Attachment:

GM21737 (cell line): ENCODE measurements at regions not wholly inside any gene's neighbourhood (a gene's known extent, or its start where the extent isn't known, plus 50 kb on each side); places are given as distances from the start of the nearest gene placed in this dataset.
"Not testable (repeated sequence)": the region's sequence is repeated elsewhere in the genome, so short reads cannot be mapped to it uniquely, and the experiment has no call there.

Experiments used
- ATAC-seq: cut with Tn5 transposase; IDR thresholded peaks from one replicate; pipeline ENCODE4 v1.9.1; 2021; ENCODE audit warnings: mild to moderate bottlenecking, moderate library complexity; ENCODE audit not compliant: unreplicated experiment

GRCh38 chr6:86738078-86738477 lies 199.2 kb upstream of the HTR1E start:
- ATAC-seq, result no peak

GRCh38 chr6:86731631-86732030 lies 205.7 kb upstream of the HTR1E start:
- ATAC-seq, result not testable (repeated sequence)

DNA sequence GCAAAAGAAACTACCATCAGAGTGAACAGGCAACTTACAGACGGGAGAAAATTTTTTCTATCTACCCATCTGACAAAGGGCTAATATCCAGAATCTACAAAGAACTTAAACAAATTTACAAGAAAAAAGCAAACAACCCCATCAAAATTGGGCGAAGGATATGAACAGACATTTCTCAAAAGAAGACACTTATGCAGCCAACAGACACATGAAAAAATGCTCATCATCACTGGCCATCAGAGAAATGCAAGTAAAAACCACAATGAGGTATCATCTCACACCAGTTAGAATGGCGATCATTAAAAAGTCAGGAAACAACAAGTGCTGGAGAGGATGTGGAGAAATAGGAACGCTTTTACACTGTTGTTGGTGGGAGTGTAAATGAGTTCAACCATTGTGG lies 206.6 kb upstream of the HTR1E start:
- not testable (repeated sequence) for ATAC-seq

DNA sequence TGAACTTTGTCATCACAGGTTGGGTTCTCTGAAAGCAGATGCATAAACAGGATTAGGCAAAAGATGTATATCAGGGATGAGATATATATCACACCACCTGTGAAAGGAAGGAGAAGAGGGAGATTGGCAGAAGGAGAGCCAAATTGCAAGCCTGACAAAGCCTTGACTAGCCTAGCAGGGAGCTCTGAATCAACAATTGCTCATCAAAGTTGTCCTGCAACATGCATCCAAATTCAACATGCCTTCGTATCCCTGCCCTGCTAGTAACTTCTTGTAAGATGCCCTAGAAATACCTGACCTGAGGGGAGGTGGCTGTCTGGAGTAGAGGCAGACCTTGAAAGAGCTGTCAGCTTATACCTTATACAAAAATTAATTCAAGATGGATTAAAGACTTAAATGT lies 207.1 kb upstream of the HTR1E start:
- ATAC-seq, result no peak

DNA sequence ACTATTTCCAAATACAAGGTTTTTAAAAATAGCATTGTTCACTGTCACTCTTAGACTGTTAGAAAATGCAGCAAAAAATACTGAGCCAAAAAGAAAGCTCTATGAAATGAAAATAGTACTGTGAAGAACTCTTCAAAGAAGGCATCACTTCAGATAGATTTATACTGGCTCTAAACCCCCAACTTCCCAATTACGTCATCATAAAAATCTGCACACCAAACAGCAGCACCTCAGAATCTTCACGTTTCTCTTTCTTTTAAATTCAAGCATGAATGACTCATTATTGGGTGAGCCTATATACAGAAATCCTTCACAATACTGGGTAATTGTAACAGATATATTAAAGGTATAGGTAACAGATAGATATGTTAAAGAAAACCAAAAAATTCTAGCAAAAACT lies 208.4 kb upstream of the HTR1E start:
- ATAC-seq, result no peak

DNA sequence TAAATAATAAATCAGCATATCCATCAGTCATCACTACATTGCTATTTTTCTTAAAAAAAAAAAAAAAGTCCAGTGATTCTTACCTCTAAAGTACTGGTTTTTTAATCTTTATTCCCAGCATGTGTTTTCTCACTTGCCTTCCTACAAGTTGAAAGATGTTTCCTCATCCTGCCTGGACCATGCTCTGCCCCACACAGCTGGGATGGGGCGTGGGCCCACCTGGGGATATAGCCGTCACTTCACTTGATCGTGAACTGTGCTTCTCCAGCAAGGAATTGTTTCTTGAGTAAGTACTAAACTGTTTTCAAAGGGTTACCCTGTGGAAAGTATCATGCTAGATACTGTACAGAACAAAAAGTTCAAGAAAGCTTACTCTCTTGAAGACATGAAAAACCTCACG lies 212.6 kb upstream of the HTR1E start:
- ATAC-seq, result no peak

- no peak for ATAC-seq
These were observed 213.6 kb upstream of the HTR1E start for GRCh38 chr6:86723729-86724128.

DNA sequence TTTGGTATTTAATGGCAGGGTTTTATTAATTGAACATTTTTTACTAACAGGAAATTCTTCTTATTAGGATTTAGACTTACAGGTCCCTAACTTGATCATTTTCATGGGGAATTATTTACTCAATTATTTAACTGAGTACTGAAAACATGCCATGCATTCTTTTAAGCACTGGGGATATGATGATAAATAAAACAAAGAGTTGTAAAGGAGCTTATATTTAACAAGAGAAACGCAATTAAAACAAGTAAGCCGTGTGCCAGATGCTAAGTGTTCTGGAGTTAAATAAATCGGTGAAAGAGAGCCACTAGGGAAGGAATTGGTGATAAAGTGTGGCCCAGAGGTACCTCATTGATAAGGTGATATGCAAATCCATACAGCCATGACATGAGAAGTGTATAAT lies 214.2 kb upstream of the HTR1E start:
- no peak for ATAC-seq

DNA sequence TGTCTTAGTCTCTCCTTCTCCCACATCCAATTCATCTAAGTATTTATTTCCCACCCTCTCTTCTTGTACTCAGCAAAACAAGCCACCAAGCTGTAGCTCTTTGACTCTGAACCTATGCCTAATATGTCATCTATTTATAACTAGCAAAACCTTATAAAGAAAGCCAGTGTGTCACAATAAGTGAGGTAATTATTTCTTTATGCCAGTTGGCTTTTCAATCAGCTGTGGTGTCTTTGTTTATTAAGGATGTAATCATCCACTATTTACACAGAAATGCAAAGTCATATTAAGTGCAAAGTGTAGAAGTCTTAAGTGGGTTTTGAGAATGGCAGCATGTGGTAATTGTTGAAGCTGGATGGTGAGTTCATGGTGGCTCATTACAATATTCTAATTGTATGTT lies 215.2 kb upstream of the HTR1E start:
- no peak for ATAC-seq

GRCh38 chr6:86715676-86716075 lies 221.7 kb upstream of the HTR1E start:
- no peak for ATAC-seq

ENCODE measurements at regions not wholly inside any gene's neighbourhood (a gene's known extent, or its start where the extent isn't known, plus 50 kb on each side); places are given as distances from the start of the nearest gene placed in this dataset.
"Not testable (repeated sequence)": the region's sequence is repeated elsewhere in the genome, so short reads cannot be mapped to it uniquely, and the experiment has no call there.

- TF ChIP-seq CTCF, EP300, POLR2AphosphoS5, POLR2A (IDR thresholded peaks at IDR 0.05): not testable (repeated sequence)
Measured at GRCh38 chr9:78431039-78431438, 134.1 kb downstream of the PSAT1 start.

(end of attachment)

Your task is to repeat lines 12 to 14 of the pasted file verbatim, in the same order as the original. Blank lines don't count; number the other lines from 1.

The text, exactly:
- ATAC-seq, result no peak

DNA sequence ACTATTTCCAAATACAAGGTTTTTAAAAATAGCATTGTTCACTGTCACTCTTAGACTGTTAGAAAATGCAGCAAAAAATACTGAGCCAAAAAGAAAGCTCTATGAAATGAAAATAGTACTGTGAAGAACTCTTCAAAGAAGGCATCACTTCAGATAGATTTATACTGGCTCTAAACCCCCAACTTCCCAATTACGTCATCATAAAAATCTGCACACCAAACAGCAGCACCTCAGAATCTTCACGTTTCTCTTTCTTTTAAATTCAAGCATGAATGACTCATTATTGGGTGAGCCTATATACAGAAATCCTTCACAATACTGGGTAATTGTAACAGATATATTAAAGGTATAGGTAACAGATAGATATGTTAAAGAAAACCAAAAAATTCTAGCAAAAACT lies 208.4 kb upstream of the HTR1E start:
- ATAC-seq, result no peak